Despite the risk, it's important that women maintain effective epilepsy control during pregnancy, because seizures can also harm the fetus. The risk of birth defects may be different among women taking topiramate to treat migraines, but these women should be monitored as well, the researchers said.
Dr. Orrin Devinsky, a professor of neurology, neurosurgery and psychiatry, and director of the New York University Epilepsy Center, said this study underscores the need for all women of childbearing years who take antiepileptic drugs to discuss preconception planning with their physician.
"All women should clearly understand the risks and benefits of their therapy," Devinsky said. "Until more information is available, topiramate use in women who plan on conceiving should be restricted to those in whom the drug is definitely needed for seizure control or other indications. Also, the mother should be informed of the potential risks to her child."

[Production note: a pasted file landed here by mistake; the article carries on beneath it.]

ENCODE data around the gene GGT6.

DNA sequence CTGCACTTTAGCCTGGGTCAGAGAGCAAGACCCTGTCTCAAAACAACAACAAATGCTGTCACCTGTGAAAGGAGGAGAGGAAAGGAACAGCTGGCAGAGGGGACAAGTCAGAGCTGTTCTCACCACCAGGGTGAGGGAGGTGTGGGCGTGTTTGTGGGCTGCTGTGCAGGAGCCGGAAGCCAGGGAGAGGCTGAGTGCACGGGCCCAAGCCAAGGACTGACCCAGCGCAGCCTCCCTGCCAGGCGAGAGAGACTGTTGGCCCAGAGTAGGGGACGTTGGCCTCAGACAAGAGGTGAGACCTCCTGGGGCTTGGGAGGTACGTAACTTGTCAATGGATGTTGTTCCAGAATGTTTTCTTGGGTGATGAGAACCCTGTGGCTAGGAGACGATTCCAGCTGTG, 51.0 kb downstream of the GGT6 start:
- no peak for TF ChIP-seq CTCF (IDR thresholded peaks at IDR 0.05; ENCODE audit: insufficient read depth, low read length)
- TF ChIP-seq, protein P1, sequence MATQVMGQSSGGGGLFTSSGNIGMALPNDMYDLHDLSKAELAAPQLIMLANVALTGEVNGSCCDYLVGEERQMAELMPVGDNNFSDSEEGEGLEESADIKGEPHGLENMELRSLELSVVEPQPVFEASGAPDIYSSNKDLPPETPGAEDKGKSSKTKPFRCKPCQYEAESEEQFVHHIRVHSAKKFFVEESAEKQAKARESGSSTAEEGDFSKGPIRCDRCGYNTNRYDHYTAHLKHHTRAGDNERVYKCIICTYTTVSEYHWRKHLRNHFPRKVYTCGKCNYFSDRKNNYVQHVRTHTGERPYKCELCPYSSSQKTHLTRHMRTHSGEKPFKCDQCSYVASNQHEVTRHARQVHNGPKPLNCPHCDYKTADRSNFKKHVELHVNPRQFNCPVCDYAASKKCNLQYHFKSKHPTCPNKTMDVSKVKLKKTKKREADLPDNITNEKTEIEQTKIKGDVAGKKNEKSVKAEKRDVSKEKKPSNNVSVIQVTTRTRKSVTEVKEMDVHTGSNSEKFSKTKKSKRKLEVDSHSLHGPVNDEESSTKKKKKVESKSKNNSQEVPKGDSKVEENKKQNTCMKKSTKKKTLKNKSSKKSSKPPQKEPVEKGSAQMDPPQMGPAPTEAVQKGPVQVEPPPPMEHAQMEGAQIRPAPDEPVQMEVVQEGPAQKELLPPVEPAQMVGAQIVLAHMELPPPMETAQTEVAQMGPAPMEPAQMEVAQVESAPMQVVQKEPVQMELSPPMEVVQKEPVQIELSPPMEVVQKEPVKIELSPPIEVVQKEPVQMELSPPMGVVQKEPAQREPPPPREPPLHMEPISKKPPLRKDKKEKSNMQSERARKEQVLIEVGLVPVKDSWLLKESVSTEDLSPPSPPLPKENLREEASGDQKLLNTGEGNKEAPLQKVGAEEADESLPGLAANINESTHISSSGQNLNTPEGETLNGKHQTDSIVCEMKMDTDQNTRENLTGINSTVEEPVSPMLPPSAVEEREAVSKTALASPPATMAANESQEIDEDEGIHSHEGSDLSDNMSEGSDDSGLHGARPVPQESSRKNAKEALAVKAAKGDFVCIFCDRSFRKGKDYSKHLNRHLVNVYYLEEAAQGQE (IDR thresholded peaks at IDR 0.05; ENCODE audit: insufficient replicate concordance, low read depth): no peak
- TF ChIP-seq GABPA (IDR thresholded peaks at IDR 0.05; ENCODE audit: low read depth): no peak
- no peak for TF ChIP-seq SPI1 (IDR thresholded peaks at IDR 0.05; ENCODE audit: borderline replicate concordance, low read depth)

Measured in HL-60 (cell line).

Another epilepsy expert, Dr. Edward Barry Bromfield, chief of the Division of Epilepsy at Brigham and Women's Hospital in Boston, agreed that women should be warned about the potential side effects of the drug.
"Women with epilepsy, if they depend on this drug to control their convulsive seizures, they should definitely continue it," Bromfield said. "If they are taking it for migraine prevention, chances are they would want to discontinue it before conception," he said.
For more on epilepsy, visit the U.S. National Library of Medicine.<
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